23.9 2023 – 3.3 2024
Opens in 113 days
Moki Cherry’s art could be incorporated into concerts in Paris, Copenhagen, or the Scanian countryside. By showing her work outside of art galleries and dramatic theaters, and even in her own home, she dissolved the hierarchies that separate public from private and actors from audience. Children—her own as well as others’—served as both audience and collaborative partners.
Moki Cherry was a practicing Buddhist, and in her work she combined influences from Eastern religions and Western art history. Her art was also inspired by extensive traveling and international collaborations. The result is a motley style with naivist features and symbols, populated by human and non-human creatures. Her later work also shows traces of cubism and more abstract forms.
Moki Cherry was born in Koler, Norrbotten County, and moved to Stockholm in 1962 to study fashion. In 1970, she moved with her family to Tågarp in northwestern Scania County, where she converted a former school into a home for the family as well as a gathering place for music, theater, children’s activities, and art. Together with her husband, the musician Don Cherry, she established the Organic Music Society (1966–77), which she saw as the biggest thing to happen to the art scene since the Swedish Ballet (1920–25). From the late 1970s on, she divided her time between Tågarp and New York.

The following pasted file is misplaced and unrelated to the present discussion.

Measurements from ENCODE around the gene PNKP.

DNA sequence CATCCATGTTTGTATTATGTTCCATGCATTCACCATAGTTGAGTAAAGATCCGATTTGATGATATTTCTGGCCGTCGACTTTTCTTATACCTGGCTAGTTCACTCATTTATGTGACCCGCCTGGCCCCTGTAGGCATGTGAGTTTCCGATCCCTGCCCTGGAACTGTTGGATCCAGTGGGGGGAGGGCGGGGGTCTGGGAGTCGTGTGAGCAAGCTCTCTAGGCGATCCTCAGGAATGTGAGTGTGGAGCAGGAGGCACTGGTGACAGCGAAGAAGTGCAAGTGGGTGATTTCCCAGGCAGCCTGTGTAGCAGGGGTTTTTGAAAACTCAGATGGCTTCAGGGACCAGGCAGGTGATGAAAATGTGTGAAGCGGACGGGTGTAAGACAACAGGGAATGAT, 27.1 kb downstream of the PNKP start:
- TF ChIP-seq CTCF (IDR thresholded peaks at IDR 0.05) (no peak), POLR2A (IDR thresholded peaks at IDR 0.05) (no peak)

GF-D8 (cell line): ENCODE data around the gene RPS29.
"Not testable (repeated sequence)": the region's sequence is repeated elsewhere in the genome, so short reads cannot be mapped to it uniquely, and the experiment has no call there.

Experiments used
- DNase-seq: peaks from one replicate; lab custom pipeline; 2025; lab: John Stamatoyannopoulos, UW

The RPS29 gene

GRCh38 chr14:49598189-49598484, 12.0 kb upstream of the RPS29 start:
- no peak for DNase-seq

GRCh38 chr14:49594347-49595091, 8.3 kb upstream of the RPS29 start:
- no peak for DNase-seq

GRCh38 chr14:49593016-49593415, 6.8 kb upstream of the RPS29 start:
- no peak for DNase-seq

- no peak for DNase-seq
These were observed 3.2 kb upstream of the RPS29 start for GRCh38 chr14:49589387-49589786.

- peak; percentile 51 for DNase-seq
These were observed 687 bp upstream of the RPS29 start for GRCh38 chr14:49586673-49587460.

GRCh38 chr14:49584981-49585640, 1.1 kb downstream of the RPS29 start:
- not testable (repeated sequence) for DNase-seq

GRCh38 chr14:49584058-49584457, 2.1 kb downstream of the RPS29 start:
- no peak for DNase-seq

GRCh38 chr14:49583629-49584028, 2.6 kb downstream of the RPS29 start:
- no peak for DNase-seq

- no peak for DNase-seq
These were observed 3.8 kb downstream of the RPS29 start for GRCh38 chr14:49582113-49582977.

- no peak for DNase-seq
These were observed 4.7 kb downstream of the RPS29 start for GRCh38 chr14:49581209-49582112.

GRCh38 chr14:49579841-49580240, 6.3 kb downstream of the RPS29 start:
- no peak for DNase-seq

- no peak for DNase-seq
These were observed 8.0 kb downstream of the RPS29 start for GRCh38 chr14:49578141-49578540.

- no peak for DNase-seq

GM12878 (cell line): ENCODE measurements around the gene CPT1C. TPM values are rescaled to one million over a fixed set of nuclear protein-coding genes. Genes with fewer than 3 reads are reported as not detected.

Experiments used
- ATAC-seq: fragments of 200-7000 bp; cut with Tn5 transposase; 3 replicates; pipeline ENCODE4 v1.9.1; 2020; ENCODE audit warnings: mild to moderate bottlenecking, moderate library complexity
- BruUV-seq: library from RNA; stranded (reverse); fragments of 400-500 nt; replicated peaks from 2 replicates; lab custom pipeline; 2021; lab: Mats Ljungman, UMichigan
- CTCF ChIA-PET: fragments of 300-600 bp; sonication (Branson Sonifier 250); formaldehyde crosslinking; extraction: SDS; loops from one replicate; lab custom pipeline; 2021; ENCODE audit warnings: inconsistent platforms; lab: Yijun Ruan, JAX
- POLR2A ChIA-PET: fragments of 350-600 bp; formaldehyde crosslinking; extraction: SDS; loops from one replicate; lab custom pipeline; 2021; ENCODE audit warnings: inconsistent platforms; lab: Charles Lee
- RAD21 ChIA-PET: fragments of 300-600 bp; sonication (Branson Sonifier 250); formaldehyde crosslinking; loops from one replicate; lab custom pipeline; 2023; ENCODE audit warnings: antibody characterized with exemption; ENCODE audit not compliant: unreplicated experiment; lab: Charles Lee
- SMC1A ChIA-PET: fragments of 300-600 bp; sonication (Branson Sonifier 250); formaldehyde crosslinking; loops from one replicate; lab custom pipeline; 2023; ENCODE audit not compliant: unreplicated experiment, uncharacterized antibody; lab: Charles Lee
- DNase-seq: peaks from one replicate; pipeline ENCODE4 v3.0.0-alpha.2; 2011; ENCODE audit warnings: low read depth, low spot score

Moki Cherry (1943–2009) had a long history with Moderna Museet. In 1971, she took part with Don Cherry in the exhibition “Utopias and Visions 1871–1981”, where they were given the opportunity to create a total art installation – a living environment in which music, art, and everyday life were allowed to go on together. Moderna Museet in Stockholm showed an exhibition of Moki Cherry’s work in 2016. The exhibition at Moderna Museet Malmö presents a broad picture of her work and even includes a creative workshop.